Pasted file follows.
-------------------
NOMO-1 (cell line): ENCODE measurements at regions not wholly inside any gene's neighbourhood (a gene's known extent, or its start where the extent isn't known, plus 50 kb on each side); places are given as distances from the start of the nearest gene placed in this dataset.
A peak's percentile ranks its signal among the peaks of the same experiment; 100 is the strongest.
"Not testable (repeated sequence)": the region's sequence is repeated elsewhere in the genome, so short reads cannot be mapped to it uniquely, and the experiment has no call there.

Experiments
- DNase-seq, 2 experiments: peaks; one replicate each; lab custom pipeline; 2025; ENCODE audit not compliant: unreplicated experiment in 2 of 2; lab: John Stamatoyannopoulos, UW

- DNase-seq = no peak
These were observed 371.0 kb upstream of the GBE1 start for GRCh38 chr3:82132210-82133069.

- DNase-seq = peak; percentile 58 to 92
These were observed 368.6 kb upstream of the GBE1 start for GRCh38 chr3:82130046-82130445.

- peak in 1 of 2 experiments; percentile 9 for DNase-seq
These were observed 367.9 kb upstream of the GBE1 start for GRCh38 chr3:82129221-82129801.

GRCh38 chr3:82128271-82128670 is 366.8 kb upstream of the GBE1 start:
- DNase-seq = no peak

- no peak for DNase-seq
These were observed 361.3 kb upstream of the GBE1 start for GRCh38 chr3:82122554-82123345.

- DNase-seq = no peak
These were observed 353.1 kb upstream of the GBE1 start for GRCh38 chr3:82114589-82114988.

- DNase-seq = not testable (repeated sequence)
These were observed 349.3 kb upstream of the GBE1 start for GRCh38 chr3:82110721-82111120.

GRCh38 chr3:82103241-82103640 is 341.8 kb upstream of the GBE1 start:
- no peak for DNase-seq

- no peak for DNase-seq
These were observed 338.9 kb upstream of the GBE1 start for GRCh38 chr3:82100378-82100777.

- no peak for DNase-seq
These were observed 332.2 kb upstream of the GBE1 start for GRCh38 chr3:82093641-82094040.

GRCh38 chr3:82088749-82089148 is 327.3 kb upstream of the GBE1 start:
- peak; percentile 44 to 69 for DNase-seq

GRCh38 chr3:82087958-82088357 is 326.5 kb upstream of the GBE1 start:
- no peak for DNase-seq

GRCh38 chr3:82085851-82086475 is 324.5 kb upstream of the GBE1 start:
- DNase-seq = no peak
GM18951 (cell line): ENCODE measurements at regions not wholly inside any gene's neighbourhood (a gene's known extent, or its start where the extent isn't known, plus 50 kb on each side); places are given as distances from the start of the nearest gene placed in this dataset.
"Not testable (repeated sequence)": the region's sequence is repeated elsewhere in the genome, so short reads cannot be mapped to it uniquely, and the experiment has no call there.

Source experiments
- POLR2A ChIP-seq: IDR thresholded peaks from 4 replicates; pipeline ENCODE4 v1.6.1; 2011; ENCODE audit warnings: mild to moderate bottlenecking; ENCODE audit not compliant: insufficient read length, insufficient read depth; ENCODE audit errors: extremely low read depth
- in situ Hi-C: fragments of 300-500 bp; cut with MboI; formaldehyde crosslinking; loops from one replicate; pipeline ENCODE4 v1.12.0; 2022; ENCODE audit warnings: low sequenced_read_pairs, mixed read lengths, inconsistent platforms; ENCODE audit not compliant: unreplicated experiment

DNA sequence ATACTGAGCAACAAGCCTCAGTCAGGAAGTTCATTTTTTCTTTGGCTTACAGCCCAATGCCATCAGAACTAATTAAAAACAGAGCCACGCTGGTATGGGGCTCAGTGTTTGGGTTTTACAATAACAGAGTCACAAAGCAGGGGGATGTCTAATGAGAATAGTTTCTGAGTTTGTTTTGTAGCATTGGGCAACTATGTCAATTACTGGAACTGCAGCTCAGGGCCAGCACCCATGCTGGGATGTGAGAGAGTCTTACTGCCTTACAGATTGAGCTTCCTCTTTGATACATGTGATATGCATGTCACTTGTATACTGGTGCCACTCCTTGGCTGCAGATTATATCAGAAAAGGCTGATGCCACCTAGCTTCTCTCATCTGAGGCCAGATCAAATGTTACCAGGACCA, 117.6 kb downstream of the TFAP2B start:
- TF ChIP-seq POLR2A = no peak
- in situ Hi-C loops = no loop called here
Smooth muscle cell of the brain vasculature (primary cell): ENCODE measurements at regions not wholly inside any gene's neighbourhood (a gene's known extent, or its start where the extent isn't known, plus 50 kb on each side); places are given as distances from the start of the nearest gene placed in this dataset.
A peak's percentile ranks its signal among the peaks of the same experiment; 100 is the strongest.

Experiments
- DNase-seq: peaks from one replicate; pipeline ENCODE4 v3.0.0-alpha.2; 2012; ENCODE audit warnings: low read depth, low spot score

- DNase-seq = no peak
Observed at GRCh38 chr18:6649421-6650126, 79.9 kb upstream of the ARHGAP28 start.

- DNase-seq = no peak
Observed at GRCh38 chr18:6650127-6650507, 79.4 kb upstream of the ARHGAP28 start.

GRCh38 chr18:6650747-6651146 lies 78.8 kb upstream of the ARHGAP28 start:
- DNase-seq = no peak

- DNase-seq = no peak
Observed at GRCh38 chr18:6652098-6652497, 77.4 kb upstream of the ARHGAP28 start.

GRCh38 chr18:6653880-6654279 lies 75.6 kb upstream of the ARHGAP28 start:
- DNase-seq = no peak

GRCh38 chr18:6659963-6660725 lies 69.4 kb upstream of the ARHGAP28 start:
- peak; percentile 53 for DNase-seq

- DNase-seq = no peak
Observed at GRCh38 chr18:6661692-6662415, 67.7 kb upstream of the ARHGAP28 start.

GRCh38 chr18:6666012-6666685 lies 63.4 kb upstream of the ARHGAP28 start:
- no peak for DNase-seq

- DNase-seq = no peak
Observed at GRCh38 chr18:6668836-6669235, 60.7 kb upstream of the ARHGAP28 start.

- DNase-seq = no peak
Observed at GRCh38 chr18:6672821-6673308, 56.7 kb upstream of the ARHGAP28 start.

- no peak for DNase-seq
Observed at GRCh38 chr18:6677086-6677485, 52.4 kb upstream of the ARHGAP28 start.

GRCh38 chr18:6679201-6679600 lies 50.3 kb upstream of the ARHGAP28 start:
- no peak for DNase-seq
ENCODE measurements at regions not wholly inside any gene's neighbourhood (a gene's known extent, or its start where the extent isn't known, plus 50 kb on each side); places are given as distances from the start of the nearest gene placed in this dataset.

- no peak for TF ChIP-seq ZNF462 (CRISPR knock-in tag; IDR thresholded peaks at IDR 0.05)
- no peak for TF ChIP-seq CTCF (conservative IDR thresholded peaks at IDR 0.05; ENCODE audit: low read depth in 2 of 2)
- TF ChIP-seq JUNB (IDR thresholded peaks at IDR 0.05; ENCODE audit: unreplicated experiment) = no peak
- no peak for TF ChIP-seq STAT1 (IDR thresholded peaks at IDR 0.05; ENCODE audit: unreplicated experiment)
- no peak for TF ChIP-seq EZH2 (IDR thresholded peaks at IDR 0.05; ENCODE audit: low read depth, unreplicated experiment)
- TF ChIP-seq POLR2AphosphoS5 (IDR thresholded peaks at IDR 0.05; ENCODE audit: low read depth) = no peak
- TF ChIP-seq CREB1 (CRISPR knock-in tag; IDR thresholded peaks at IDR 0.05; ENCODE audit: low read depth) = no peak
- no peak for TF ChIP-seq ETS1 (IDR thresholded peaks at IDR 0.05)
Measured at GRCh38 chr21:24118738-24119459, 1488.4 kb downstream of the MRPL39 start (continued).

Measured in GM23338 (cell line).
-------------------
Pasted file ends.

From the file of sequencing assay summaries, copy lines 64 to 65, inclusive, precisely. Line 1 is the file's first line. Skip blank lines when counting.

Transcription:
- no peak for DNase-seq
Observed at GRCh38 chr18:6677086-6677485, 52.4 kb upstream of the ARHGAP28 start.